Medieval Times


In the wake of The Tudors,  three new shows take up the gauntlet in the crusade to give the Middle Ages sex appeal.

As The Tudors draws to a close on BBC Two, there seems to be a brace of historical TV shows set to hit our shores over the coming months to fill the void. All of them American, none American history. Essentially recreating The Tudors with rich fabrics, naked women and a fairly laissez faire attitude to accuracy, The Borgias, Camelot and Game of Thrones “bring to life” Renaissance Italy, mythical early-medieval Britain and the fictional world of Westeros. To draw the crowds we have our big-name, Jonathan Rhys Meyers figures, with the leading men played by Jeremy Irons, Joseph Fiennes and Sean Bean respectively. I’m excited.

The first episode of The Borgias had it all: beautiful women who don’t quite resemble the portraits of their real-life counterparts, scheming, plenty of blood and death, Derek Jacobi, and the Pope. The odddest, perhaps most inappropriate, moment was when, upon being elected Pope, Jeremy Irons, surrounded by the cardinals, has to undergo a ceremony in which his testicles are felt to ensure he is indeed a man (apparently his wonderful, deep voice wasn’t enough of a give away). The entry about the election process for the papacy on Wikipedia mentioned nothing about this – the dilemma, which is more likely to be accurate? Inappropriate, inaccurate yet entertaining seems to rather sum up the first few episodes, and, I suspect, the rest of the series. Press for the show has highlighted how the Borgia family helped inspire The Godfather – however, as yet, the family don’t come across as a mafia so much as one man and his son misbehaving in Rome.

The other two series look like they’ll follow along the same vein. Guinevere and Morgan le Fay (Tamsin Egerton and Eva Green) in Camelot seem to fulfil the classic role of the strong and beautiful woman (both quite happy to get naked), whilst Arthur and his knights wave weapons and inspirational speeches all over the place. The creators have tried to give the show a modern feel (your typical reinventing the old for a new audience); at the party to celebrate Arthur’s coronation, for example, the girls are dancing in a way we’d more expect to see at The Lizard than a medieval celebration. Arthur comes across as your standard girl-obsessed teenager, suddenly thrust into kingship by the unexpected death of his father (indeed, when fetched to hear that he is, in fact, the heir to the throne, Arthur is found lying in the nude with his brother’s girlfriend). It’s quite difficult at this point to see how Arthur will herald a new age of kingship, especially given his slightly questionable morals when it comes to unavailable girls; however, no doubt we shall soon see how his upbringing away from the evils of the royal court and his youthful bravery stands him in good stead to turn Britain around.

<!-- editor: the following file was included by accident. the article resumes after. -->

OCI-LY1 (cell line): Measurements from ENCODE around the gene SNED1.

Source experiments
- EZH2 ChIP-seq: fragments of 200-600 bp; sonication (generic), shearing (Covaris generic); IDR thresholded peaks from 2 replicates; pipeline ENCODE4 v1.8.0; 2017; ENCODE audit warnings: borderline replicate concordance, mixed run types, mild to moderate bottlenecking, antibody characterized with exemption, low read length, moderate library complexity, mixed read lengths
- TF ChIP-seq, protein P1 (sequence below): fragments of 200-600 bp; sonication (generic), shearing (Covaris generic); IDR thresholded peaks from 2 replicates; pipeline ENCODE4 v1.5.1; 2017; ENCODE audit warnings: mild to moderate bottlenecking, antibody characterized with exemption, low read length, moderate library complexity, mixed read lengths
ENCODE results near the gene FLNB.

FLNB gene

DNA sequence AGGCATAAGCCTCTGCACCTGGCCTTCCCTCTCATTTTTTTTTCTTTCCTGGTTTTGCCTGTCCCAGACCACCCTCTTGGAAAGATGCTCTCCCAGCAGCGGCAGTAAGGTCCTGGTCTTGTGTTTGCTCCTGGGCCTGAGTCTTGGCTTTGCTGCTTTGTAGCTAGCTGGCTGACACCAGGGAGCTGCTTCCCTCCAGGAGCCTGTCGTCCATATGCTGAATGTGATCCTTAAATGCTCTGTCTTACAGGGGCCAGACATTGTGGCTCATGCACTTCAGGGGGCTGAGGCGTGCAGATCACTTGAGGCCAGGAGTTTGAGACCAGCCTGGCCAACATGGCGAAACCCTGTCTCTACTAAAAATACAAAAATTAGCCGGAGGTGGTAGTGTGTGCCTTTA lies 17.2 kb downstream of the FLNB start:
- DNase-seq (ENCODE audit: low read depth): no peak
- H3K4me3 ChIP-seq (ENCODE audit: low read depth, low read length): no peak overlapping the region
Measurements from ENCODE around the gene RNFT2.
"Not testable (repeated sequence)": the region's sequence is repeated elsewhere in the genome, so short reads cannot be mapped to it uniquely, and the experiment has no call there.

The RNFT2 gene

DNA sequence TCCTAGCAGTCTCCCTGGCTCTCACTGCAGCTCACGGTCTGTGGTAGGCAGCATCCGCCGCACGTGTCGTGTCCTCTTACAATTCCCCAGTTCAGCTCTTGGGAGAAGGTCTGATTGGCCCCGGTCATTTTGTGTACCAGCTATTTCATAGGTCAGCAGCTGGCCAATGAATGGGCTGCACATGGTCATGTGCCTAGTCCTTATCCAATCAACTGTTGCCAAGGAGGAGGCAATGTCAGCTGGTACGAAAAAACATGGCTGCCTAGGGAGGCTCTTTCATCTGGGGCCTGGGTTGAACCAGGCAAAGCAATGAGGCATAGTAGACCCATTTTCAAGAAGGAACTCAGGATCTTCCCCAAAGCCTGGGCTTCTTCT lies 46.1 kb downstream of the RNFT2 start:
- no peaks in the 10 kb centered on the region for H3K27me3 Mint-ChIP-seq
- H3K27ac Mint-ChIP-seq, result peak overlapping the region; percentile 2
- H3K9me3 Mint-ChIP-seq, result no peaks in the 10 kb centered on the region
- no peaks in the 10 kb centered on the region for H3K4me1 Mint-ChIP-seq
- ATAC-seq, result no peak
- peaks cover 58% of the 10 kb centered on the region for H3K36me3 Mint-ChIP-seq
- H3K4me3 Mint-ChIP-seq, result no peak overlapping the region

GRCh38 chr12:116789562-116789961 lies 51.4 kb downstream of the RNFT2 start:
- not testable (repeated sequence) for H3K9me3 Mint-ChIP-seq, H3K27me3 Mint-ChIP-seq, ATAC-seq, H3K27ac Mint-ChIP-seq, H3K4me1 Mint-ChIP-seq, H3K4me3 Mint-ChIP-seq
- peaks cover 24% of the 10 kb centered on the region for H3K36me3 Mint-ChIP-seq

Game of Thrones has yet to be released, however, the book had so much sword fighting and sex I suspect the TV show will barely have to embellish the original story. It will be interesting to see how similar the three series become as they develop, and how accurately they stick to their sources (though Camelot does have the advantage of being based on a myth). Not the most high brow television, but likely to be crowd-pullers, if only because Jeremy Irons being disdainfully evil, Joseph Fiennes dark and mysterious and Sean Bean rugged are too irresistible to miss.


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